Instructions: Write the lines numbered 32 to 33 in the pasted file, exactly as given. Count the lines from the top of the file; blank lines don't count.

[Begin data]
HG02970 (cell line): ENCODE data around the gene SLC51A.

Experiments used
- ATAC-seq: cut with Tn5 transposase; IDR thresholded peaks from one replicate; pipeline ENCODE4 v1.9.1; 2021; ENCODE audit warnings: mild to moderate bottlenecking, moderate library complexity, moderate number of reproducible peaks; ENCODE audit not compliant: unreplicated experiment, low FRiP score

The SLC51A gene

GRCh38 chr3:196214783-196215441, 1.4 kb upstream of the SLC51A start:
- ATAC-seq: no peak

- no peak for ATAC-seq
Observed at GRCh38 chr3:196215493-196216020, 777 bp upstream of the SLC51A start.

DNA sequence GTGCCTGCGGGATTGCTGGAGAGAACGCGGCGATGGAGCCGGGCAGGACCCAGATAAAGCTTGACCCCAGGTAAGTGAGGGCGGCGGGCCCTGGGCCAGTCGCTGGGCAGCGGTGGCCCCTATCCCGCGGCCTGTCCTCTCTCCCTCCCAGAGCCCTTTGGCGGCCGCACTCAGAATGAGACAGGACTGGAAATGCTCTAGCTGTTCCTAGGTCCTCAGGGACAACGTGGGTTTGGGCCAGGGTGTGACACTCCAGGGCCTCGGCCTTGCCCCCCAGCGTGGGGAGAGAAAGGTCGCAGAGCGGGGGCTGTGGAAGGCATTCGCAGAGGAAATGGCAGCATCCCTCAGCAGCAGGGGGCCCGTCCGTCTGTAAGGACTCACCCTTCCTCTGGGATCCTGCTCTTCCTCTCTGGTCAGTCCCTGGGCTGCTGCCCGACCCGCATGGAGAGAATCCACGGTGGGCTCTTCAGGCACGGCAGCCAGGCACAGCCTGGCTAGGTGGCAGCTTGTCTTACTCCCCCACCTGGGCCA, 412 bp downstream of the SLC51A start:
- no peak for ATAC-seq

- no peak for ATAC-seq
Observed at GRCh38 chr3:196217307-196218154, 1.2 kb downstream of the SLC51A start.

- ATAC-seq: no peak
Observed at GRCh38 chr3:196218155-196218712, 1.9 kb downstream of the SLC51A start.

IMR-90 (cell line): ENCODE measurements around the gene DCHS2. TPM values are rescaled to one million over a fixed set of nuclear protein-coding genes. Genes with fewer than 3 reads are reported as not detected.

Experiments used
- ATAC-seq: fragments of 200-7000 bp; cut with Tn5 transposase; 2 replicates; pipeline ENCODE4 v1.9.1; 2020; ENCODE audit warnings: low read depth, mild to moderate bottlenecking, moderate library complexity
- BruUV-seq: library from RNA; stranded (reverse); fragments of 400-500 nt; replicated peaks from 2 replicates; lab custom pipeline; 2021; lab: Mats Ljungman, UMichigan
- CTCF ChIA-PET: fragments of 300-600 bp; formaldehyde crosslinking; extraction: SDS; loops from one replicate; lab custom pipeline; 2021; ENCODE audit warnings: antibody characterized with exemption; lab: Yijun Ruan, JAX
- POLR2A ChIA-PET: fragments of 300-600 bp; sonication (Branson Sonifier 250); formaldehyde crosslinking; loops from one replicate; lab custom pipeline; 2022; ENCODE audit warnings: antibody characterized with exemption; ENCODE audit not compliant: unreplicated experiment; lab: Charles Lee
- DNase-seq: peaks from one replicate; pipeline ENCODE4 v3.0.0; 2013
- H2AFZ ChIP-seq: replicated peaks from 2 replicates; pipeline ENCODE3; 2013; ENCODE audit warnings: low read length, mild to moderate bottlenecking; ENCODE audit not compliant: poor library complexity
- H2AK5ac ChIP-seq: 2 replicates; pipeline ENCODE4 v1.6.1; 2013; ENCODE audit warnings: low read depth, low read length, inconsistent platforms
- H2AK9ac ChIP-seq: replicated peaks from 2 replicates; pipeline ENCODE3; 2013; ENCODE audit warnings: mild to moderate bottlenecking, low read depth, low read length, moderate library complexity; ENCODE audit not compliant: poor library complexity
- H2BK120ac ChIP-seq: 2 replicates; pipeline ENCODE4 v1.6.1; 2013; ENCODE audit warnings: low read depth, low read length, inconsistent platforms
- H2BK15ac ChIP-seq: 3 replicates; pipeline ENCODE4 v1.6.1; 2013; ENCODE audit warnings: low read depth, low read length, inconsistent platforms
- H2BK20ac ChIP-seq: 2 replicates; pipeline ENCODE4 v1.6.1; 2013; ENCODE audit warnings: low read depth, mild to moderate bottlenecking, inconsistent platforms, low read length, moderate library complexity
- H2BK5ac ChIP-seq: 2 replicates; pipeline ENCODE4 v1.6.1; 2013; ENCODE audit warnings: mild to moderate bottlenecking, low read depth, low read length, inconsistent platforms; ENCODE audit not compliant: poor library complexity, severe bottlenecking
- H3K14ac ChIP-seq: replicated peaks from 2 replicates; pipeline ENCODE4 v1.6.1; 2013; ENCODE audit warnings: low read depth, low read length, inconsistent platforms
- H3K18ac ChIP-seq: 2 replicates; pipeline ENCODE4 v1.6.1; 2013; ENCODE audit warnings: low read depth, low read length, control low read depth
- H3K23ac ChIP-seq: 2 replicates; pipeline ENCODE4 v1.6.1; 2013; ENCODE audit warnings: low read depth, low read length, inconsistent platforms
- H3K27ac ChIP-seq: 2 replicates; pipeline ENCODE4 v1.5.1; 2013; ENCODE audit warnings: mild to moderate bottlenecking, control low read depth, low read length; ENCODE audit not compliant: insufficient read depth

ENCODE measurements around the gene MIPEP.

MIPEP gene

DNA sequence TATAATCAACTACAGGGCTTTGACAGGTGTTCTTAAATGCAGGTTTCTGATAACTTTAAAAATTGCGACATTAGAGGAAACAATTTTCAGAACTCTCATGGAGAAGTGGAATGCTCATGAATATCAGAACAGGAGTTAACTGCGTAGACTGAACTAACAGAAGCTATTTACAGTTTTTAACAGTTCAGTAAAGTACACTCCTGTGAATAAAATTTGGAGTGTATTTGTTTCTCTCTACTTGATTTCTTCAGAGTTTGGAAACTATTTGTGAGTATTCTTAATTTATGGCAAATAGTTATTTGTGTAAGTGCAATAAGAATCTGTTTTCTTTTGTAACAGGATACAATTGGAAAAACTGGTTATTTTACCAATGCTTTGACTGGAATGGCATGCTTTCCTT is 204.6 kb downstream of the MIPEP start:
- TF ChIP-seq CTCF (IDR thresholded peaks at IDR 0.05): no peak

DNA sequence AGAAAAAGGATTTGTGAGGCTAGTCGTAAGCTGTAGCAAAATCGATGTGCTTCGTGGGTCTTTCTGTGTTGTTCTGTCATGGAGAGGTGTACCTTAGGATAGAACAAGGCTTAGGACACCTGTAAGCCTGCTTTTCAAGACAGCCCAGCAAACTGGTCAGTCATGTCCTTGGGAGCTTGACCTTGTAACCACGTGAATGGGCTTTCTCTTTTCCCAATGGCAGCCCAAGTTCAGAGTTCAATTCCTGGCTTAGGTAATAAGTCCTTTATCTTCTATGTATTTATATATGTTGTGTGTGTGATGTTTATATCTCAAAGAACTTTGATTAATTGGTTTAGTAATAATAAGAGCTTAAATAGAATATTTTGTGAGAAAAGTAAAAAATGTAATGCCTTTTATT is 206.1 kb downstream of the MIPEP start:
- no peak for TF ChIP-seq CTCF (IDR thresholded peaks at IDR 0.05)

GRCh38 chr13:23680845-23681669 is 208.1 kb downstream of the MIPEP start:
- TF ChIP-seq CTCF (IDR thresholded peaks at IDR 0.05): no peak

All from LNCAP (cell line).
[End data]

- H3K27ac ChIP-seq: 2 replicates; pipeline ENCODE4 v1.5.1; 2013; ENCODE audit warnings: mild to moderate bottlenecking, control low read depth, low read length; ENCODE audit not compliant: insufficient read depth

ENCODE measurements around the gene MIPEP.